But the impact of market forces has been worsened by public policy that neglects nuclear power and adds to the pressure it faces. Federal, state and local governments have massively intervened in energy markets to support renewable power with subsidies and mandates, but given virtually no support to existing nuclear plants. These biases tilt the playing field for commercial competitors of nuclear plants.
The $23 per megawatt-hour federal Production Tax Credit for wind farms, for example, can be larger than the total wholesale price nuclear plants get for their power in some regions, according to Bloomberg data. (It’s also larger than the $5-15 per megawatt-hour subsidies Bloomberg reckons nuclear plants need to break even.)
State renewable portfolio standards require utilities to bring new renewable capacity onto their grids no matter how much it depresses markets, and renewable subsidies further erode electricity prices, especially in Midwestern states where subsidized wind farms bid very low—even negative—prices for their power.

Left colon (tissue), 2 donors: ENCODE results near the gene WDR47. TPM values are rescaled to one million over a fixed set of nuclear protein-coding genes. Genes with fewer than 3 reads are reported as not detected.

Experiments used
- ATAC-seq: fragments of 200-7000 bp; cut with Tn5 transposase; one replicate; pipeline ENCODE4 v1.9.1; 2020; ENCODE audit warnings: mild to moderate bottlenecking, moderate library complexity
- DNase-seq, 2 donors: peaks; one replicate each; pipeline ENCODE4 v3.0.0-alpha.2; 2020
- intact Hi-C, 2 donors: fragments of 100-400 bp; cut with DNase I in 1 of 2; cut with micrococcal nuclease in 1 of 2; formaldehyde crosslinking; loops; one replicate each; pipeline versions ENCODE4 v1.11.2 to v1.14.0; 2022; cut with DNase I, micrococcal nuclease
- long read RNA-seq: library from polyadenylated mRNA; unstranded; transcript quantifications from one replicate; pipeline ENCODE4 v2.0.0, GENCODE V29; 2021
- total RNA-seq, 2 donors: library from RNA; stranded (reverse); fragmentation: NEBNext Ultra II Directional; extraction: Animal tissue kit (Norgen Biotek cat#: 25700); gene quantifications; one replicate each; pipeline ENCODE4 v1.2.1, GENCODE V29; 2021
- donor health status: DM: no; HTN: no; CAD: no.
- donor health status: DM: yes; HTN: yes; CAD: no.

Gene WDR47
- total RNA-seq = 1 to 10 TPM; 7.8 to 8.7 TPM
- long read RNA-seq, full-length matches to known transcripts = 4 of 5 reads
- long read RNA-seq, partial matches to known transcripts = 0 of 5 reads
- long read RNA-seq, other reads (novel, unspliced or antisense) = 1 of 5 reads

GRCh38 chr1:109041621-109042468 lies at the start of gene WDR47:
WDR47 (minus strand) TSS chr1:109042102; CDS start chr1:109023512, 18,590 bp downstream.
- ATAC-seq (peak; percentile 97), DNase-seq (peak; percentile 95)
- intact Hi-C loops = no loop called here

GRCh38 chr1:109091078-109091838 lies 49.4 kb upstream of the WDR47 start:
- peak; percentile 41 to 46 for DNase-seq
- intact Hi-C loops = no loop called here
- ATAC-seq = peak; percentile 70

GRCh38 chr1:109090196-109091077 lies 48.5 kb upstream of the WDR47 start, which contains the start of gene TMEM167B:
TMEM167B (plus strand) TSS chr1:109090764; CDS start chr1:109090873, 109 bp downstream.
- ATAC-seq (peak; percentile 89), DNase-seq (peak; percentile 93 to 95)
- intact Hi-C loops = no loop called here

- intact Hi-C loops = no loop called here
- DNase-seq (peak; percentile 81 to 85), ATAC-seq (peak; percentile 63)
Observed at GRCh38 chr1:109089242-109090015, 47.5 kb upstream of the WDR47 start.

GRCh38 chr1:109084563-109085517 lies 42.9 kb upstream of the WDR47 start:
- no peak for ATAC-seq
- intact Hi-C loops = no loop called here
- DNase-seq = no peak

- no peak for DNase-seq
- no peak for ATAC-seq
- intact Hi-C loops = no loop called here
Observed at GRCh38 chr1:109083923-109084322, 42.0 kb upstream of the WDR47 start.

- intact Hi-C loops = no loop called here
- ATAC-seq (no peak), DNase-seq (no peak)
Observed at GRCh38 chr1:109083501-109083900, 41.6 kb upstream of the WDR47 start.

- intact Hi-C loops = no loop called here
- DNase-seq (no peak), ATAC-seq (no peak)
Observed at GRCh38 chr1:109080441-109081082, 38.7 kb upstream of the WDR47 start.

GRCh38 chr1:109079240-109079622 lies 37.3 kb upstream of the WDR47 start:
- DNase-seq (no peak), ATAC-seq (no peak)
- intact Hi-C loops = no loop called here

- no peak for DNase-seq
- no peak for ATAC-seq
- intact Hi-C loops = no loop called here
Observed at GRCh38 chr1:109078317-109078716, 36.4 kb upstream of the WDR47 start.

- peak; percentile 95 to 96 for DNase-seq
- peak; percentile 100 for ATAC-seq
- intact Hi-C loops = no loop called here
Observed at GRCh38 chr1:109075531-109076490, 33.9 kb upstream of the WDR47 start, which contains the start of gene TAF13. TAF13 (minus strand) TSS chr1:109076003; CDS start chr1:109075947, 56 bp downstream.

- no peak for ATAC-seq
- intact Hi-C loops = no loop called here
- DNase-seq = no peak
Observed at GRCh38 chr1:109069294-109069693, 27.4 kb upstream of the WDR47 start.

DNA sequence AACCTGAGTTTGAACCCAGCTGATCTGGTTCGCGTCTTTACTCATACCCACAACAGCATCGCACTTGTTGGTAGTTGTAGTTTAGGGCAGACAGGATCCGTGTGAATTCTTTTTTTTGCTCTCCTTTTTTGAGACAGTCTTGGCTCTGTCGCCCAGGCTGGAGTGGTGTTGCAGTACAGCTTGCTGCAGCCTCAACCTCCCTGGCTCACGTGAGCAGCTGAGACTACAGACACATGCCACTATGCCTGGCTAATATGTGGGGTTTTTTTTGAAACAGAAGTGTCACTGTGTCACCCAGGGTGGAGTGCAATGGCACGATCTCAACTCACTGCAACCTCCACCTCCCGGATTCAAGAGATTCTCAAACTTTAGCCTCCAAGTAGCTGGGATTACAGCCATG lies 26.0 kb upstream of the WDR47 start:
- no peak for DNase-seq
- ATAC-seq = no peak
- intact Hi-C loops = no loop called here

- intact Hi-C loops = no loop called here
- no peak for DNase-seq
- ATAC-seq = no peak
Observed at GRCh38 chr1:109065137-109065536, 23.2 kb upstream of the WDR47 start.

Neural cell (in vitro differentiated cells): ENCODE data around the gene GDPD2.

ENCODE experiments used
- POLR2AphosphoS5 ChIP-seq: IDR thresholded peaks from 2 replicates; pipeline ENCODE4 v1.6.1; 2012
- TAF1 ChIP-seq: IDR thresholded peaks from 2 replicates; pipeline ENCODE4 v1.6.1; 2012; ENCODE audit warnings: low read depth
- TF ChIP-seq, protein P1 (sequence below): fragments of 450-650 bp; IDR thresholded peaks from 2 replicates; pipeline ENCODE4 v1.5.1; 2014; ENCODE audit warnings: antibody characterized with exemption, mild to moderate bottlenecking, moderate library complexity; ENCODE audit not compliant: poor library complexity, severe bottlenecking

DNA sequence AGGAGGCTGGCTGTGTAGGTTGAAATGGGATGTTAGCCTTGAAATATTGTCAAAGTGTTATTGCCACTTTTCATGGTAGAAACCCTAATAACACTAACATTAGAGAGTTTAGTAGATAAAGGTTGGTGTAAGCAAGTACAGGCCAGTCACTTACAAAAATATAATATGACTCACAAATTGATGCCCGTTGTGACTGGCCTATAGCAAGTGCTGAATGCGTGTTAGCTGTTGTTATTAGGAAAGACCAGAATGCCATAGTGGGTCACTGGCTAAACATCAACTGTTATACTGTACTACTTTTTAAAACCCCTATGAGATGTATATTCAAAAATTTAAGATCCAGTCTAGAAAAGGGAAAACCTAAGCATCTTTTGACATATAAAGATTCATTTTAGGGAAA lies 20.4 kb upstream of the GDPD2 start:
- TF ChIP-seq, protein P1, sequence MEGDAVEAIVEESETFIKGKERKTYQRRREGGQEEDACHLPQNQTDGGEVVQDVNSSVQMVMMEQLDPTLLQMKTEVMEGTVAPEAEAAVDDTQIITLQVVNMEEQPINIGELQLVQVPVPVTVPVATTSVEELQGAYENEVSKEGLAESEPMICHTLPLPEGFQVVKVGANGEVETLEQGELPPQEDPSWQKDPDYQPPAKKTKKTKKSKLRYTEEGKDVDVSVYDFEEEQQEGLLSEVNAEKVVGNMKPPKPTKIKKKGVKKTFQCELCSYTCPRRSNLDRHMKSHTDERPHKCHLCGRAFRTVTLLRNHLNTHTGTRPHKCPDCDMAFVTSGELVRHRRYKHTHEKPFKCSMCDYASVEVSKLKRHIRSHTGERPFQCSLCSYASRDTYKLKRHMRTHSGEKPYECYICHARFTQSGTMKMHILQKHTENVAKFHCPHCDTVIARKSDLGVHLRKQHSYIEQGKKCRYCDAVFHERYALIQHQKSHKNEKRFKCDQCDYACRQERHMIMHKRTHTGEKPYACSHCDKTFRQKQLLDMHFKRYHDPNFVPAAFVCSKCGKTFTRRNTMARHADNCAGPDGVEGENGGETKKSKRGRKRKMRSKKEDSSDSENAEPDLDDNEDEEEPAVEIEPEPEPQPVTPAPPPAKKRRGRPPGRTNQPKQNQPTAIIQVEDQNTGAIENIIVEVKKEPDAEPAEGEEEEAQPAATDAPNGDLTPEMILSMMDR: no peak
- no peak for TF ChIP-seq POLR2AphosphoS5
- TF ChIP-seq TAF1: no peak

While renewables advocates often think of negative pricing as manna from heaven, it actually means that system operators are desperately trying to shed excess generation when unneeded surges of wind or solar power are threatening to crash the grid. During these crises of overproduction, nuclear plants have to pay to send power to the grid.
These market distortions might subside if we could retire fossil-fueled plants as the wind and solar sectors grow. Unfortunately, we can’t. Intermittent power has to be backed up by an equivalent capacity of dispatchable power, and that means fast-ramping gas plants that can rapidly adjust to chaotic surges and slumps of wind and solar power.